Other affiliations: Guangzhou Medical University, Beijing University of Chemical Technology, Chinese Academy of Sciences ...read more
Bio: Xingyu Jiang is an academic researcher from Southern University of Science and Technology. The author has contributed to research in topics: Medicine & Colloidal gold. The author has an hindex of 77, co-authored 467 publications receiving 25403 citations. Previous affiliations of Xingyu Jiang include Guangzhou Medical University & Beijing University of Chemical Technology.
Papers published on a yearly basis
TL;DR: Soft lithography offers the ability to control the molecular structure of surfaces and to pattern the complex molecules relevant to biology, to fabricate channel structures appropriate for microfluidics, and topattern and manipulate cells.
Abstract: ▪ Abstract Soft lithography, a set of techniques for microfabrication, is based on printing and molding using elastomeric stamps with the patterns of interest in bas-relief. As a technique for fabricating microstructures for biological applications, soft lithography overcomes many of the shortcomings of photolithography. In particular, soft lithography offers the ability to control the molecular structure of surfaces and to pattern the complex molecules relevant to biology, to fabricate channel structures appropriate for microfluidics, and to pattern and manipulate cells. For the relatively large feature sizes used in biology (≥50 μm), production of prototype patterns and structures is convenient, inexpensive, and rapid. Self-assembled monolayers of alkanethiolates on gold are particularly easy to pattern by soft lithography, and they provide exquisite control over surface biochemistry.
University of Marburg1, University of Erlangen-Nuremberg2, Rovira i Virgili University3, Max Planck Society4, University of Göttingen5, University of California, Los Angeles6, International School for Advanced Studies7, University of Melbourne8, University of Trieste9, Ikerbasque10, University of Toronto11, Nanyang Technological University12, National Institutes of Health13, Stanford University14, Shanghai Jiao Tong University15, Tongji University16, University of Seville17, Karolinska Institutet18, Drexel University19, Sichuan University20, Rice University21, Northwestern University22, University of Basel23, Zhejiang University24, Heidelberg University25, University of Tokyo26, Harvard University27, University of Utah28, University of Michigan29, Swiss Federal Laboratories for Materials Science and Technology30, Seoul National University31, Saarland University32, Columbia University33, Chinese Academy of Sciences34, Kazan Federal University35, Emory University36, University of California, Irvine37, Autonomous University of Barcelona38, University of Massachusetts Amherst39, Pennsylvania State University40, Ghent University41, Imperial College London42, National Tsing Hua University43, South China University of Technology44, University of Ulm45, Hebrew University of Jerusalem46, Huazhong University of Science and Technology47, Peking University48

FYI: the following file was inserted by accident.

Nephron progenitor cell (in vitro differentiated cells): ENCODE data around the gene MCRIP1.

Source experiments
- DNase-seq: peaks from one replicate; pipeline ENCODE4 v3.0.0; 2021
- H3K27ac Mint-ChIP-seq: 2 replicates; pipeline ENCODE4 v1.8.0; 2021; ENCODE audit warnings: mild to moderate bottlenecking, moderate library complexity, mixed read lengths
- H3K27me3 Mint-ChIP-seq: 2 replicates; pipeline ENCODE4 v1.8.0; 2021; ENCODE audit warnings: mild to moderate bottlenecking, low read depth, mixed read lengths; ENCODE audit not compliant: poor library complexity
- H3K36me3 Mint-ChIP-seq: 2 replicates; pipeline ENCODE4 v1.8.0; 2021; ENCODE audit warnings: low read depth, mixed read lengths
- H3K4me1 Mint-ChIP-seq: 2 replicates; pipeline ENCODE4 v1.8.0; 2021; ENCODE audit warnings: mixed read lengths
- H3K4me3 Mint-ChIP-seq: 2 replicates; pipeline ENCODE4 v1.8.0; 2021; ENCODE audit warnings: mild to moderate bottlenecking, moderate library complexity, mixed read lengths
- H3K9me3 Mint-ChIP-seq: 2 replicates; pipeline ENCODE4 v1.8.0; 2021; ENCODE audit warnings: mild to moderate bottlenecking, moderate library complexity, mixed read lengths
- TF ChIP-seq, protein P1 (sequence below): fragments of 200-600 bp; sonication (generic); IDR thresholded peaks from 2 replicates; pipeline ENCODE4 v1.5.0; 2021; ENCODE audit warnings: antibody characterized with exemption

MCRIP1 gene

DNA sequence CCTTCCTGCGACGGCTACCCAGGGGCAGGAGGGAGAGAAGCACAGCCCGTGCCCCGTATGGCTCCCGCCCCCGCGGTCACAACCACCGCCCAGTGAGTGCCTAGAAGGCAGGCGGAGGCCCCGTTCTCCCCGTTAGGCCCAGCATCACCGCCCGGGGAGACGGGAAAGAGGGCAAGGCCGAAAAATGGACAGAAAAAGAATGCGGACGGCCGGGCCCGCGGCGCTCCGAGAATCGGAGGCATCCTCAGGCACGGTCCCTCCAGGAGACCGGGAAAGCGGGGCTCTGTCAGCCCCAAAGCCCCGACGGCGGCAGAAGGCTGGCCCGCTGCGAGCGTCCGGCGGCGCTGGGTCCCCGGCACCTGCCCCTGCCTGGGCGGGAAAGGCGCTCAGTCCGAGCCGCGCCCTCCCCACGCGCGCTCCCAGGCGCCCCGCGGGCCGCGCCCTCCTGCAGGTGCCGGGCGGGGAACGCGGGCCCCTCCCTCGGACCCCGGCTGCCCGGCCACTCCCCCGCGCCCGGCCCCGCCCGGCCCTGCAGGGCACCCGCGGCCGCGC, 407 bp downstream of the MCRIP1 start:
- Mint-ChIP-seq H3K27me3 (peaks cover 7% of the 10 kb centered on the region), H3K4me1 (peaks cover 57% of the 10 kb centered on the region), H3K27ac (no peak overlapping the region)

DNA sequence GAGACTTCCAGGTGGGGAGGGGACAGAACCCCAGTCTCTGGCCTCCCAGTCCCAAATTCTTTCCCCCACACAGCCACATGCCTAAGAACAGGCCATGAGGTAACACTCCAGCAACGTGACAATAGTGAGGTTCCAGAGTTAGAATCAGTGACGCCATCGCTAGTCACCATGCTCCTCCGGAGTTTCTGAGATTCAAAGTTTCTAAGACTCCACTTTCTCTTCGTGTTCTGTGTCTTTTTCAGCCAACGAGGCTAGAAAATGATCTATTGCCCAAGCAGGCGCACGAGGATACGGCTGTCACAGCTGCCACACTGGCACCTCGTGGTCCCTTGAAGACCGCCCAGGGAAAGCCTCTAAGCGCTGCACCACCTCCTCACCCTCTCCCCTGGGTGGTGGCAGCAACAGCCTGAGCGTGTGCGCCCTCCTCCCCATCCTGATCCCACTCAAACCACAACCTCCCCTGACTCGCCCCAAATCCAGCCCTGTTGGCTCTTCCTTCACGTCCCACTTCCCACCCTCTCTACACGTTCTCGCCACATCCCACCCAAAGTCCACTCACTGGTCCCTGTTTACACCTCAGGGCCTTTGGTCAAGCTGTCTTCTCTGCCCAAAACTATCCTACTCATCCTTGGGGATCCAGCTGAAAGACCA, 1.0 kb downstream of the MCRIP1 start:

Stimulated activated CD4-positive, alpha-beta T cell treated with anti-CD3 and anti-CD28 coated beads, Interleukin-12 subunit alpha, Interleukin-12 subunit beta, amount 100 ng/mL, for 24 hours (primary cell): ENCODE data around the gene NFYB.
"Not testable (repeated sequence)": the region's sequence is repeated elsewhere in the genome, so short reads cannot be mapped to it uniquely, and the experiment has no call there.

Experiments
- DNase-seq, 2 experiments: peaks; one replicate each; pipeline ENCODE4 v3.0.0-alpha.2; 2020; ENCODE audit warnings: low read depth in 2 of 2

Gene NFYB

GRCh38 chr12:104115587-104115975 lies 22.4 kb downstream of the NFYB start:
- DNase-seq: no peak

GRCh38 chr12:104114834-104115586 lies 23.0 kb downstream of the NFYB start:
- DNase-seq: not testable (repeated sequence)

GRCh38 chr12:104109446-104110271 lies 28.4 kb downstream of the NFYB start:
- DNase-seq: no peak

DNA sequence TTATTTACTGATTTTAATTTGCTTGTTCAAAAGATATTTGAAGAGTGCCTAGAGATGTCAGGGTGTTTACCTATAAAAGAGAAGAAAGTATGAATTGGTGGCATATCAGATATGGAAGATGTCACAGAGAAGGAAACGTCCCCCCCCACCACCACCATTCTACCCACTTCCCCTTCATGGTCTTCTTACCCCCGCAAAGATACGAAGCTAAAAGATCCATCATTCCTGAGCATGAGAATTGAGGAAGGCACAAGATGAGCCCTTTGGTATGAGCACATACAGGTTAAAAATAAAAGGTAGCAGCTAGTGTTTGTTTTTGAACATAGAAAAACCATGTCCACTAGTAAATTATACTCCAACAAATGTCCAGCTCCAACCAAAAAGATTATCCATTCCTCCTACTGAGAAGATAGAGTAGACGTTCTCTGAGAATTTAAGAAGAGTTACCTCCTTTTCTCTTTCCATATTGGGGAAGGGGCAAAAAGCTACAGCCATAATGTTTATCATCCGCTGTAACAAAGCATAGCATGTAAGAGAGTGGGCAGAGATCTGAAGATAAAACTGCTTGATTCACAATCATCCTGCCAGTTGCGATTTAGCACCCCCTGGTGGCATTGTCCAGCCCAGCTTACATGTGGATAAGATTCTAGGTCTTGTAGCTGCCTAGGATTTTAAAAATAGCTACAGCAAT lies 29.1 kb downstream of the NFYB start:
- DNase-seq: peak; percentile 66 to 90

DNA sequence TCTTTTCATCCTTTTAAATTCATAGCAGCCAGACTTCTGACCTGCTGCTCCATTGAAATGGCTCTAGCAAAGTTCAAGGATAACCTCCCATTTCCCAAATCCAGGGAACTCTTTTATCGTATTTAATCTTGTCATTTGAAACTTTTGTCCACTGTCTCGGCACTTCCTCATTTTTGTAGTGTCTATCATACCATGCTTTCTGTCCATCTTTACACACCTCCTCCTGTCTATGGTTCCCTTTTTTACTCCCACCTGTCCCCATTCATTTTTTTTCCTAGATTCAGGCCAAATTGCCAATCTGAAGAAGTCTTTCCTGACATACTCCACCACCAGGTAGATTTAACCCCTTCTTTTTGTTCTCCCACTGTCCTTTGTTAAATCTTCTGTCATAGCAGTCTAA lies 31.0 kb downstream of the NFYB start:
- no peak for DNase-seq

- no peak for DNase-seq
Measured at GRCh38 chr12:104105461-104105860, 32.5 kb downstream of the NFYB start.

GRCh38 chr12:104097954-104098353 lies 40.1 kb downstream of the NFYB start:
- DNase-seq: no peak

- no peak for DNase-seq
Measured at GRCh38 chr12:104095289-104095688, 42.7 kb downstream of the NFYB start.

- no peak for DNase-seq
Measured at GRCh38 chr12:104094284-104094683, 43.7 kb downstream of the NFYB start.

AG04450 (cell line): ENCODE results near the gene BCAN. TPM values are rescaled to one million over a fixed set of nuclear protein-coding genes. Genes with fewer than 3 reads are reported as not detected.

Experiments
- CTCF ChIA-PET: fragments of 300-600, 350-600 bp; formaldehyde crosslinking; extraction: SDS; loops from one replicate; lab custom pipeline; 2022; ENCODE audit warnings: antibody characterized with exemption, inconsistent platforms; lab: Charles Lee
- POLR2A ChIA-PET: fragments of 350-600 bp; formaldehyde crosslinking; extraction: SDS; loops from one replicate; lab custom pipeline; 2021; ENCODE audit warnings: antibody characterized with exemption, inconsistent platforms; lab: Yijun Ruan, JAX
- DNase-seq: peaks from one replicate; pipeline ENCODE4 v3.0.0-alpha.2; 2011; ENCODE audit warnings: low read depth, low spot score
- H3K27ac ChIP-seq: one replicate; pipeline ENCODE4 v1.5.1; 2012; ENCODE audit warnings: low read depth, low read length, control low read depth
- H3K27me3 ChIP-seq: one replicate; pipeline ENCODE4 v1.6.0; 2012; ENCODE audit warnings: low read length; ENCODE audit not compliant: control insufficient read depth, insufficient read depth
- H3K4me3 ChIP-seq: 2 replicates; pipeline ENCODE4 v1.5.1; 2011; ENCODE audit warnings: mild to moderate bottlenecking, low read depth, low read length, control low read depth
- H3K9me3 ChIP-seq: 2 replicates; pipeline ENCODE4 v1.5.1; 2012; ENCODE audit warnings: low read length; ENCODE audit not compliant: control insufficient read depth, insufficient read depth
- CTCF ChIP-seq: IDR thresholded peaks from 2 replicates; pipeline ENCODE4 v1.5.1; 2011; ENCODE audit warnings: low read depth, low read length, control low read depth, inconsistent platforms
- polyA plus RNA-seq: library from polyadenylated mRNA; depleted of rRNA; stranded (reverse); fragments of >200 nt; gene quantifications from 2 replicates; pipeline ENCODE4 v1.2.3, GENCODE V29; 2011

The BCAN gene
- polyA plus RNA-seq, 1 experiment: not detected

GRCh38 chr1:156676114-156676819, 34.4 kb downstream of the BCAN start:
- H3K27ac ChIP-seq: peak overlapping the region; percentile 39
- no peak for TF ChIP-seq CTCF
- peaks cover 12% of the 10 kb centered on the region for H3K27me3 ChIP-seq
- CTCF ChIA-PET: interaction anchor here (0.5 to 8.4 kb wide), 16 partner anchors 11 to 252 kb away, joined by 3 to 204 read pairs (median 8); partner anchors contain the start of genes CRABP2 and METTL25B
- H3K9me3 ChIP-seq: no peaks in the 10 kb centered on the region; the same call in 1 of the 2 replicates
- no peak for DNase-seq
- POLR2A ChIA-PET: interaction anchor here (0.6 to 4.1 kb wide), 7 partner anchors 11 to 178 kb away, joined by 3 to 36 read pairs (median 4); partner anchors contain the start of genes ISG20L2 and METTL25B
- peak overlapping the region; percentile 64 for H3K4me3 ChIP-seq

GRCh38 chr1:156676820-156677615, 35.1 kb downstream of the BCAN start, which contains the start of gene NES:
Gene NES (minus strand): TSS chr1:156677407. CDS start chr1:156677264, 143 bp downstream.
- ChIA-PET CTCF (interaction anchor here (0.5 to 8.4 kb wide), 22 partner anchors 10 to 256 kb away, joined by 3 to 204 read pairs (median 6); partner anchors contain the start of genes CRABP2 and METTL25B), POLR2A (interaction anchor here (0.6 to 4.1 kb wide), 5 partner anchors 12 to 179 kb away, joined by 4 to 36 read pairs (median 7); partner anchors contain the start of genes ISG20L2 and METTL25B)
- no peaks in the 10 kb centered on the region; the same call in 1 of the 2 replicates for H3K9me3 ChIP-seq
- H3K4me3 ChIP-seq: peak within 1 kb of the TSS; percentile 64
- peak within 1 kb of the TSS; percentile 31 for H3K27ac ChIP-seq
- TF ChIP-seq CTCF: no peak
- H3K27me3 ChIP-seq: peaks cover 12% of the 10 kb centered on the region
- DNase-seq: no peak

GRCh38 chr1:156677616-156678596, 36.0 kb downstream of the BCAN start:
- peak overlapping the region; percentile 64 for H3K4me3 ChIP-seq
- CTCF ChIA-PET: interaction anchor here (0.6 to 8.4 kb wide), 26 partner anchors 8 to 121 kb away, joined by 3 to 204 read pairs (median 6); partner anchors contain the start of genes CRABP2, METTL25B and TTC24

TL;DR: An overview of recent developments in nanomedicine is provided and the current challenges and upcoming opportunities for the field are highlighted and translation to the clinic is highlighted.
Abstract: The design and use of materials in the nanoscale size range for addressing medical and health-related issues continues to receive increasing interest. Research in nanomedicine spans a multitude of areas, including drug delivery, vaccine development, antibacterial, diagnosis and imaging tools, wearable devices, implants, high-throughput screening platforms, etc. using biological, nonbiological, biomimetic, or hybrid materials. Many of these developments are starting to be translated into viable clinical products. Here, we provide an overview of recent developments in nanomedicine and highlight the current challenges and upcoming opportunities for the field and translation to the clinic.
TL;DR: This investigation would allow the development of antibacterial agents that target the energy-metabolism and transcription of bacteria without triggering the ROS reaction, which may be at the same time harmful for the host when killing bacteria.
Abstract: This work examines the molecular mechanism of action of a class of bactericidal gold nanoparticles (NPs) which show potent antibacterial activities against multidrug-resistant Gram-negative bacteria by transcriptomic and proteomic approaches. Gold NPs exert their antibacterial activities mainly by two ways: one is to collapse membrane potential, inhibiting ATPase activities to decrease the ATP level; the other is to inhibit the subunit of ribosome from binding tRNA. Gold NPs enhance chemotaxis in the early-phase reaction. The action of gold NPs did not include reactive oxygen species (ROS)-related mechanism, the cause for cellular death induced by most bactericidal antibiotics and nanomaterials. Our investigation would allow the development of antibacterial agents that target the energy-metabolism and transcription of bacteria without triggering the ROS reaction, which may be at the same time harmful for the host when killing bacteria.
TL;DR: In this paper, the authors summarized and reviewed recent advances in various promising and cutting-edge electrospinning techniques, including multilayering electro-spinning, post-processing after electro spinning, liquid-assisted collection, template assisted collection, porogen-added electro-spinning, and self-assembly.